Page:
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Prove ((sinx+cosx)/(sinx-cosx))+((sinx-cosx)/(sinx+cosx)) = (2sec^2 x/tan^2 x)-1

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We have to prove that :((sin x + cos x)/(sin x - cos x)) + ((sin x  - cosx)/(sin x + cos x)) = (2*sec^2x/tan^2x) - 1

((sin x + cos x)/(sin x - cos x)) + ((sin x  - cosx)/(sin x + cos x))

=> ((sin x + cos x)^2...

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giorgiana1976 | Student

We'll manage the left side of expression. We notice that we have to add two fractions whose denominators are not equal. Therefore, we'll multiply the 1st fraction by the denominator of the second and we'll multiply the 2nd fraction by the denominator of the first fraction, such as:

[(sin x + cos x)(sin x + cos x) + (sin x - cos x)(sin x - cos x)]/(sin x + cos x)(sin x - cos x)

The product from denominator returns the difference of two squares:

[(sin x + cos x)^2 + (sin x - cos x)^2]/[(sin x)^2 - (cos x)^2]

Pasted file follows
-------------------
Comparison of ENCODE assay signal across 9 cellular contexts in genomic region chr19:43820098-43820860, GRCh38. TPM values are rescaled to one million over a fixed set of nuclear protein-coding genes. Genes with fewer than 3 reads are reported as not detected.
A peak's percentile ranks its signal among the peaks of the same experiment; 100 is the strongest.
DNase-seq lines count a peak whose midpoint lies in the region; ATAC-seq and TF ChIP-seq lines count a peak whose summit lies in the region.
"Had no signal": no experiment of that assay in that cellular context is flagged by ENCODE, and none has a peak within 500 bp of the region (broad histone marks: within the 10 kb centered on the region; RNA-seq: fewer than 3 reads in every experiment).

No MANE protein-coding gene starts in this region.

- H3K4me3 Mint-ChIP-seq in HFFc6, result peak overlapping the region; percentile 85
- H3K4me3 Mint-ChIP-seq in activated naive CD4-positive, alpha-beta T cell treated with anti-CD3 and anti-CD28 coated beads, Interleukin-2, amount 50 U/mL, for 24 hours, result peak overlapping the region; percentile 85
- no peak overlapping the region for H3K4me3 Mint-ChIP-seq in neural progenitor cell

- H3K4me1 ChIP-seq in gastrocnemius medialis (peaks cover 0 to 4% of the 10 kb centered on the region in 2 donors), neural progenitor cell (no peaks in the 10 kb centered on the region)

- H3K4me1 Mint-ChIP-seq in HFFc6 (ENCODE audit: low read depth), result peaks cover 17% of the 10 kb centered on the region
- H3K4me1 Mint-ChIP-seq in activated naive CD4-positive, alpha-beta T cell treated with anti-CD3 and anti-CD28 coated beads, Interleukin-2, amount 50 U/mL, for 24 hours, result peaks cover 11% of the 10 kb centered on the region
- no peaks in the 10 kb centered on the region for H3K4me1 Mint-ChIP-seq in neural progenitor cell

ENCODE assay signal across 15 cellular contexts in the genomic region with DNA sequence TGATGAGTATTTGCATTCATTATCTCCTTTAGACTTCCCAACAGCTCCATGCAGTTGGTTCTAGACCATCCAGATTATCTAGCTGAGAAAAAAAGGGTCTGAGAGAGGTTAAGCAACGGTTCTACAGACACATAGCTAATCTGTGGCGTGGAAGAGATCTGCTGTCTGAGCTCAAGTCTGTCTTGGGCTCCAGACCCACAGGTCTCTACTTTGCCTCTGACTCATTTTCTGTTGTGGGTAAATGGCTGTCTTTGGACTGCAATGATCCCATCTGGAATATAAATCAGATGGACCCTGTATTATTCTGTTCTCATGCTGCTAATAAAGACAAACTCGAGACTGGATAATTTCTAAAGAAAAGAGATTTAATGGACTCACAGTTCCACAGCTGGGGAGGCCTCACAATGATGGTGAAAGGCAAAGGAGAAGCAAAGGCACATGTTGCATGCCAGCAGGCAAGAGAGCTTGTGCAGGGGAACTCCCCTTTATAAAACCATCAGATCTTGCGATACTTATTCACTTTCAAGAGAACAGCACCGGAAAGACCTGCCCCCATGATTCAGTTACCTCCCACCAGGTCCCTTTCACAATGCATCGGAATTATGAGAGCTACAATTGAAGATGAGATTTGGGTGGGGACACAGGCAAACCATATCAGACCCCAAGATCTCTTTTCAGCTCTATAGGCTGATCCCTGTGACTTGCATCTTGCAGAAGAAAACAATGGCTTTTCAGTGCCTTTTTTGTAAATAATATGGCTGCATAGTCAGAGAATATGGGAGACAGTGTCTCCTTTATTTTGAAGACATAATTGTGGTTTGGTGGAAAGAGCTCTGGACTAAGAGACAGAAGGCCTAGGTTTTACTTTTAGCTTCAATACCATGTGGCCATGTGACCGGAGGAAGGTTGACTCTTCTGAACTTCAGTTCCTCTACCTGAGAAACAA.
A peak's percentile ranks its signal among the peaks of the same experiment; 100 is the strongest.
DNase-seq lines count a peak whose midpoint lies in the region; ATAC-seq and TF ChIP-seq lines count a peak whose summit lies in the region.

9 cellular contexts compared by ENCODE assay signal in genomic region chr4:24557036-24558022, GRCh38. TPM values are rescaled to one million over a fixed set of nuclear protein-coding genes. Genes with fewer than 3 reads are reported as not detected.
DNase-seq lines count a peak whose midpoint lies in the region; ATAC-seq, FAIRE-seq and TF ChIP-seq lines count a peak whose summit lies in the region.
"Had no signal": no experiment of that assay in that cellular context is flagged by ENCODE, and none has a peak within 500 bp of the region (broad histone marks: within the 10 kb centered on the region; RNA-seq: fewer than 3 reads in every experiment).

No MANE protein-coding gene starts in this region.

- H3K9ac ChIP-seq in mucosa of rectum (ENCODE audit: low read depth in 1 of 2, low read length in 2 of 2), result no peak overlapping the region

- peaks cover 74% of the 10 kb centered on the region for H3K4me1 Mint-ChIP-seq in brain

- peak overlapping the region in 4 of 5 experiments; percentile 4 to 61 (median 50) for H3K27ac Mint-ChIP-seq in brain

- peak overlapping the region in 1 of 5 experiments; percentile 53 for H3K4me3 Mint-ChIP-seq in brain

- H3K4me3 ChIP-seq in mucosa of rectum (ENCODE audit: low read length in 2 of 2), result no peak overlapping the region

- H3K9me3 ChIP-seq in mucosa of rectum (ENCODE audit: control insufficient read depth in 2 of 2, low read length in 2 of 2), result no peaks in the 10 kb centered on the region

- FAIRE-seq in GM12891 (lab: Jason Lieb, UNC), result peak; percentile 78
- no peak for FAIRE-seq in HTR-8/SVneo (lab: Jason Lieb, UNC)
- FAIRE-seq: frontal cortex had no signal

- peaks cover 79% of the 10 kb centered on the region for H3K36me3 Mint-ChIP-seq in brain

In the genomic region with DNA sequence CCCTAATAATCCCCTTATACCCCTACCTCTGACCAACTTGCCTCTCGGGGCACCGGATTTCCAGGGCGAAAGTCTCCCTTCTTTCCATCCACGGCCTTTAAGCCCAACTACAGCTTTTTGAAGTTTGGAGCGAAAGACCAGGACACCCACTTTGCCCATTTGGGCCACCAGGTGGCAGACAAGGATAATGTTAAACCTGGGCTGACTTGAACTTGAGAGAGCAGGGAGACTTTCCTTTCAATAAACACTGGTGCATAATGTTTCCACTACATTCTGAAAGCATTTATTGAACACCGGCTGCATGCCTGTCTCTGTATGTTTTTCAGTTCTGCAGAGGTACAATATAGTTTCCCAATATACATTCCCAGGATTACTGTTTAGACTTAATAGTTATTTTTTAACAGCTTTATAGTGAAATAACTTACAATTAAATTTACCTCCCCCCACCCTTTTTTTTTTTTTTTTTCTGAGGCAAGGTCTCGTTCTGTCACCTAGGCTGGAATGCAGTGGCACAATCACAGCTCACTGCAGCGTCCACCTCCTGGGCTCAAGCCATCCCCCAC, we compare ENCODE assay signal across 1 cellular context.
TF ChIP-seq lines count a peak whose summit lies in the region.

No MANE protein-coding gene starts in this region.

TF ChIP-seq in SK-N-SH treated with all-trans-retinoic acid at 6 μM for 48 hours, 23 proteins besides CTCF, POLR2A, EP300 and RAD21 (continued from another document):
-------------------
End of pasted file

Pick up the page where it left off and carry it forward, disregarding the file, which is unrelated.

We'll expand the square from numerator:

[(sin x)^2 + 2sin x*cos x + (cos x)^2 + (sin x)^2 - 2sin x*cos x + (cos x)^2]/[(sin x)^2 - (cos x)^2]

But, from Pythagorean identity, we'll get:

(sin x)^2 +  (cos x)^2 = 1

Eliminating like terms from numerator, we'll get:

2/[(sin x)^2 - (cos x)^2](1)

We'll manage the right side:

2(sec x)^2/(tan x)^2 - 1

We know that (sec x)^2 = 1/(cos x)^2 and (tan x)^2 = (sin x)^2/(cos x)^2

2(sec x)^2/(tan x)^2 = [2/(cos x)^2]/[(sin x)^2/(cos x)^2]

We'll simplify and we'll get:

2(sec x)^2/(tan x)^2 - 1 = [2-(sin x)^2]/(sin x)^2 (2)

We notice that the left side (1) is not equal to the right side (2), therefore the given expression does not represent an identity.